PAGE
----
Okay, so, since I took us out of the beautiful ephemeralness of the writing process and thrust us into the concrete really-realness of putting yourself out there I thought this time I’d put out a life jacket.
I mentioned that my preferred way of putting yourself out there for the public was getting published. This was a tad full hardy, and easier said than done. Putting yourself out there through publishing is hard. You’re going to get rejected a lot.
Let me say that again: YOU’RE GOING TO GET REJECTED A LOT.
Alright. Deep breath. Now everyone say it with me…
I’m going to get rejected a lot.
This does not make you a failure. … … Trust me, I know how that sounds. Even I have trouble believing that every now and again. Because, and this is just the truth, you’re going to feel like a failure after your umpteenth rejection.
One of the things you should keep in mind during this whole process is: our work is subjective. As much as publishers and agents may look at Harry Potter and say that it was successful because of x, x, and x. Or the Twilight series. Or the works of Michael Chabon. (and I’m showing my age here.) It is really up to the taste of the public what becomes popular, and with small publishing—short stories in a maga/e-zine—it’s up to the editor what goes into the publication. For instance: I have a zombie-ish story—Issues of Revanantcy—which I sent to the publication Brave Blue Mice. It was accepted to the webpage portion of the publication, but in the acceptance letter, and I’ll never forget this, the person who read it said they almost rejected it without reading it. And why, you may ask, would they do that? Because it was about zombies—well revenants, which are slightly different, but I digress. And they just get so many zombie story the person didn’t want to read yet another story about them. In the end they did, and found out that zombie stories can be more than: “high school kids running around screaming and getting eaten in the goriest ways possible.” (Or something to that effect.)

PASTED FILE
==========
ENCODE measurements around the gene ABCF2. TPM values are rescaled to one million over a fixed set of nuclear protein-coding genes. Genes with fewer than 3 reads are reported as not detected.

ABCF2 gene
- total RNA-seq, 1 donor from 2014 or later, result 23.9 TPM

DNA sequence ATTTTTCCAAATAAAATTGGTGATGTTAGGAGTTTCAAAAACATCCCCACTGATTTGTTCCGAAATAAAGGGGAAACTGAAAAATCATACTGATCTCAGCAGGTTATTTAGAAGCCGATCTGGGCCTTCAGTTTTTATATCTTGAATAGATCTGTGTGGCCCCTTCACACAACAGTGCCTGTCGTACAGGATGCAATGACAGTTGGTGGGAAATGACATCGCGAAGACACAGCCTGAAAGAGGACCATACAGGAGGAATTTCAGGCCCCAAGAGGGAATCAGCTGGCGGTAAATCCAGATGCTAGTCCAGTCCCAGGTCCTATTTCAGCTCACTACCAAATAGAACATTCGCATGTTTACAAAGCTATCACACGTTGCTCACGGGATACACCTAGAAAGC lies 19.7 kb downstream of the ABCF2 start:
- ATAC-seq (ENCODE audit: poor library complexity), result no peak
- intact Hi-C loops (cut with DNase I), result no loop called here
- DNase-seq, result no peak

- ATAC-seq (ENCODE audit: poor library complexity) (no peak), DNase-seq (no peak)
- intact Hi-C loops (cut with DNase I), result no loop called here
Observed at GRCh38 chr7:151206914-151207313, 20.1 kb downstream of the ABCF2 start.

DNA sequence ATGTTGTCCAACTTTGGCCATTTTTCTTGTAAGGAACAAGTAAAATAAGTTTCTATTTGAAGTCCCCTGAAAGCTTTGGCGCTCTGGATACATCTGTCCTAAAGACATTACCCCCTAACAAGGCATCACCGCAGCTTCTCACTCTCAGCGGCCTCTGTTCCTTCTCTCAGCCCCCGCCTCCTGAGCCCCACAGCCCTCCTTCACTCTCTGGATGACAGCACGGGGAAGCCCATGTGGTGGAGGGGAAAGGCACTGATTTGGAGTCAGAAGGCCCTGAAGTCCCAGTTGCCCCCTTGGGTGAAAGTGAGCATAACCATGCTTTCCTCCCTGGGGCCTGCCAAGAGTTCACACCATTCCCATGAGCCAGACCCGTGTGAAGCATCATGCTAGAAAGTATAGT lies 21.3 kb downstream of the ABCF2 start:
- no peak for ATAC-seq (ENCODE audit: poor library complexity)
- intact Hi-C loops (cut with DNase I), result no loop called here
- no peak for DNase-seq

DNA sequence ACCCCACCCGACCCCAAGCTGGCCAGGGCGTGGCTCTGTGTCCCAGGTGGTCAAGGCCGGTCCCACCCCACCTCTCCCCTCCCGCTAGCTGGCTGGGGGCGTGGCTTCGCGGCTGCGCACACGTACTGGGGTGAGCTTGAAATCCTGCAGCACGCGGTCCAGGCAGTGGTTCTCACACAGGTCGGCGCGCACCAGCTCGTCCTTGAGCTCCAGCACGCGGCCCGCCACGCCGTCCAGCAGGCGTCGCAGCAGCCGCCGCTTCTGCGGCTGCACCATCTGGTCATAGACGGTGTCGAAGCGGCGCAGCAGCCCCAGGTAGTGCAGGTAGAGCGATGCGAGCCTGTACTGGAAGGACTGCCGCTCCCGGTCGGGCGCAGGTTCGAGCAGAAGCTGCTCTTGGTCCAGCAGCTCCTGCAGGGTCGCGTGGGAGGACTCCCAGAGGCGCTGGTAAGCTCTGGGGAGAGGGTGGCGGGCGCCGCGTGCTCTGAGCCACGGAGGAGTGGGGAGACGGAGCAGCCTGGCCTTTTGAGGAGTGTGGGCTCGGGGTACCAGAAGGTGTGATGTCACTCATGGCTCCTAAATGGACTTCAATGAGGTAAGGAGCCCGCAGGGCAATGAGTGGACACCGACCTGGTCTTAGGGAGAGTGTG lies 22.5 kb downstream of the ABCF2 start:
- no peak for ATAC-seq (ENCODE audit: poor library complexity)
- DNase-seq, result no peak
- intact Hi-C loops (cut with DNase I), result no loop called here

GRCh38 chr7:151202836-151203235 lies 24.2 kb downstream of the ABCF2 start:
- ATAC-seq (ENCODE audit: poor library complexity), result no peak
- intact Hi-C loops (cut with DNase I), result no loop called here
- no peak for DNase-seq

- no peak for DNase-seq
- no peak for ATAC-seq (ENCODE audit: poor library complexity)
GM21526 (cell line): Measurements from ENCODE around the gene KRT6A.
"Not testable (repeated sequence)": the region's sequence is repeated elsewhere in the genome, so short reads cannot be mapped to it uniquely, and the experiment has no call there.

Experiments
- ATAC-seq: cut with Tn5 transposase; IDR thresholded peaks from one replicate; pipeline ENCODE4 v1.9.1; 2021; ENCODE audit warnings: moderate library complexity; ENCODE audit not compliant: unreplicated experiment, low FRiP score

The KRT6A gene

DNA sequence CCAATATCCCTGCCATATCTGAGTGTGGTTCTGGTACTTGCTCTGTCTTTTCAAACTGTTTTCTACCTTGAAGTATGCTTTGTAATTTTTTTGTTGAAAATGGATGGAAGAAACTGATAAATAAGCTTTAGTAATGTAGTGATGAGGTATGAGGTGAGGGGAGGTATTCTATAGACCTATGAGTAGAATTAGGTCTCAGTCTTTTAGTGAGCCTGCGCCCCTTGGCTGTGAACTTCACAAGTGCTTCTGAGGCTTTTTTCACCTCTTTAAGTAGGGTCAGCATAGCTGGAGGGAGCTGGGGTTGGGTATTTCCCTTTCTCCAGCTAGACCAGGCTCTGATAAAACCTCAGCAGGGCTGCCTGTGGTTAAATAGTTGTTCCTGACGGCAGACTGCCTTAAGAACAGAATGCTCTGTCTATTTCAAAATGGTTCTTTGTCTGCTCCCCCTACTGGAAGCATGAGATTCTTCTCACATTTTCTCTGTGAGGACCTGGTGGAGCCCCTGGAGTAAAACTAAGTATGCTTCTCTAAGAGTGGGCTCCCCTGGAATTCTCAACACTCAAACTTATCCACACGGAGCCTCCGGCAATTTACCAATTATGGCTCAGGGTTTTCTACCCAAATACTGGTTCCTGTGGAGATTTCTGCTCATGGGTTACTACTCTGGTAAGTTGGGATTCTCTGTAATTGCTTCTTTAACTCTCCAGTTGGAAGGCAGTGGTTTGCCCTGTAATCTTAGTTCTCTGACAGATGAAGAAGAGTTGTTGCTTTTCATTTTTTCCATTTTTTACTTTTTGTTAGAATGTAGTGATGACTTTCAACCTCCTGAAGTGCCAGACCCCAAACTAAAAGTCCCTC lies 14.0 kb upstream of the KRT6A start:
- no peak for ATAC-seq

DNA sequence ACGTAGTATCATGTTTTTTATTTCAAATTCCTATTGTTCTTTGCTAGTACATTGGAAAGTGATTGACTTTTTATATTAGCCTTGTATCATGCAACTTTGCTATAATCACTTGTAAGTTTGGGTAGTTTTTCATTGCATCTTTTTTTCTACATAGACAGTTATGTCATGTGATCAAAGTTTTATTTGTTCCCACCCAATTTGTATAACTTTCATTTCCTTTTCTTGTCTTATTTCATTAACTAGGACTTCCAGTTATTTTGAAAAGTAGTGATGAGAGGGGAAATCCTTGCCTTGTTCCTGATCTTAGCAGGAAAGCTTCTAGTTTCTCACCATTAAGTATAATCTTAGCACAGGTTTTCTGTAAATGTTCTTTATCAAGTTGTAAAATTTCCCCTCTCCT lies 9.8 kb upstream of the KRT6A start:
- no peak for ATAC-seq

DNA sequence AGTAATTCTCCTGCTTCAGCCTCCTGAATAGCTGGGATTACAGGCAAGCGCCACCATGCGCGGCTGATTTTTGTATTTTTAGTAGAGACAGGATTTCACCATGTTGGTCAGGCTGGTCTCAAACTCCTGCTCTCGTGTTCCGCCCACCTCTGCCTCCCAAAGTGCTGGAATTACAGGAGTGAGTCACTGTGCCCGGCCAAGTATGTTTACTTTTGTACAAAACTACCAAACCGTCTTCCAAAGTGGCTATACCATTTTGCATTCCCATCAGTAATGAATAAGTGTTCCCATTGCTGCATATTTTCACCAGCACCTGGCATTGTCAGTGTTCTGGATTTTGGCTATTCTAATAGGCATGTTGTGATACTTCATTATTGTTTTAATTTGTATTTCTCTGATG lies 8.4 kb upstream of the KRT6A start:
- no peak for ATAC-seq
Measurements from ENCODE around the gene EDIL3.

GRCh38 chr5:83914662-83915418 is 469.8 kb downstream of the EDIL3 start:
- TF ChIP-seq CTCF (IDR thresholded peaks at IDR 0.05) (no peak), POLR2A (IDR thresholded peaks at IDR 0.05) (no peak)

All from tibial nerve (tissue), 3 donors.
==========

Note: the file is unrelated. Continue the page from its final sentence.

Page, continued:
So yeah, subjectivity plays a big part in what we do. The above story also illustrates another thing to keep in mind about writing and rejection: you’re not alone. There are so many people out there writing, and the Interweb has made it much easier to put your/their/everyone’s writing in the hands of the people. So if you’ve written a zombie story someone else has too. If you’ve written a lesbian vampire story someone else has too. If you’ve written a Suesian jaunt through the mind of psychopathic killer haunted by the ghosts of victims who finds love with one of the ghosts and attempts to resurrect said ghost in a new body well…you should really get that published because I kinda want to read that. The point I’m going for isn’t you should shelve your zombie story because everyone is doing zombie stories (or anything really zombies just seems to be the theme today), but you should highlight what makes yours different, and you have to fight that much harder for it.
By the way, this also means there are hundreds, at least, of writing blogs out there. So if you’re reading this one: THANKS FOR READING THIS ONE!
I’m going to finish with the point I made all the way at the beginning of this: rejection doesn’t make you a failure. Stopping writing makes you a failure. Rejection can’t make you stop writing, only you can stop you from writing. The worst rejection can do is tell you that this editor of this mag/e-zine doesn’t think this story is right for them. Take that as a challenge to find one your stories, or write a new one, that the editor will think is a good fit for the publication.
Don’t stop writing.
And: Be yourself, be well; write yourself, write well.